Nothing is better than listening to a Tony Hillerman book read aloud by George Guidall. His voice is perfect, and he sounds exactly as I imagine Jim Chee and Joe Leaphorn really sound, because of course they must be real people, because I know them so well! I can hardly name any other two literary characters to whom I am more attached. I am absurdly delighted that Joe Leaphorn is finding happiness with Dr. Louisa Bourebonette, after the death of his beloved wife Emma. I get a huge kick out of Jim Chee's continuing challenges to authority, in this case the FBI. Even the minor characters such as Chee's uncle Frank Sam Nakai are dear friends.
This story is well plotted and engrossing. Don’t think, because I am dwelling on the characters, that there's no action, because there's lots. An Indian casino gets robbed. The FBI runs the investigation ham-handedly, only to be out-thought by Chee and Leaphorn who use their knowledge of family relationships and old Navajo and Ute legends to find the perps.
But I am less interested in all that right now, as you can see. What I really want to talk about is which other literary characters I love, the way I love Leaphorn and Chee. I can say Harry Potter and Albus Dumbledore. Aragorn. Adam Dalgliesh. Reg Wexford, from Ruth Rendell's Wexford series. Jon Snow and Arya Stark, from George R.R. Martin's Song of Ice and Fire. Louise and Clary Cazalet from Elizabeth Jane Howard's The Cazalets. These are all characters from series books. Is it possible to get as attached to a character from a single novel? Probably, but in order to go back and visit that character, you have to read the book again. Series books afford you the opportunity to have an ongoing relationship with a character, and hear from them periodically, catching up on what's happening in their lives while you were apart. It's nice to know that Leaphorn and Chee are doing so well these days.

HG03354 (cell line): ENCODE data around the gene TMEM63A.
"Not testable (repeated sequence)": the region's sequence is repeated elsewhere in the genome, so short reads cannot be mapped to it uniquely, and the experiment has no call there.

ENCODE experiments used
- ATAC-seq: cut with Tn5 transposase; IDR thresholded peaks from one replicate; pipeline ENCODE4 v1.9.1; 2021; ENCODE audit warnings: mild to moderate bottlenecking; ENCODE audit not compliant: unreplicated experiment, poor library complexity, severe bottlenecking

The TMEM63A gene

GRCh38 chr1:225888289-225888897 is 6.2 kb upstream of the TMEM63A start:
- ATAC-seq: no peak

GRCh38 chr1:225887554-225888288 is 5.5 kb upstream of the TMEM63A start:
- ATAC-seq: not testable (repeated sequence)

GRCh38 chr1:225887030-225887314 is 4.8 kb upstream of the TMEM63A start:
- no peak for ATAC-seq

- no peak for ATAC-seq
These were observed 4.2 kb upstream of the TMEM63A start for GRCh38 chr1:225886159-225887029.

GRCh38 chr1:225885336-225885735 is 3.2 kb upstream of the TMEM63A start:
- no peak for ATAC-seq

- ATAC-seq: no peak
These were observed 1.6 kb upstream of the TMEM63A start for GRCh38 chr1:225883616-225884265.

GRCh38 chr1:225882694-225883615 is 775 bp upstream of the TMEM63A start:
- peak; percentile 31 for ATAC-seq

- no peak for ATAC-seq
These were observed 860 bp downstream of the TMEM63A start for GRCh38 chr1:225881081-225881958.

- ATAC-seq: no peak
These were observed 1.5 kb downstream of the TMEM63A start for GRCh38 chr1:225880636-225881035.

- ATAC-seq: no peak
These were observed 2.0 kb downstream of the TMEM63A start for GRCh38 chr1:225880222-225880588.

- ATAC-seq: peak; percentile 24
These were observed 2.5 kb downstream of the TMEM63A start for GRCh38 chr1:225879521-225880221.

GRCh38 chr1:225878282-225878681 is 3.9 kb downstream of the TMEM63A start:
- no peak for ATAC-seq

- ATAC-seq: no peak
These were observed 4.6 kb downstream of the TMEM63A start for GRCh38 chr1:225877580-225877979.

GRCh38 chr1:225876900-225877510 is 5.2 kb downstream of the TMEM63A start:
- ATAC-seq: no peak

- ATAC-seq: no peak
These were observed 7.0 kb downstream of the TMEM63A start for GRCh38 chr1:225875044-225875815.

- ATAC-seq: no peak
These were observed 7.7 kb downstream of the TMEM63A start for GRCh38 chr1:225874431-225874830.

(Book 18, 2007)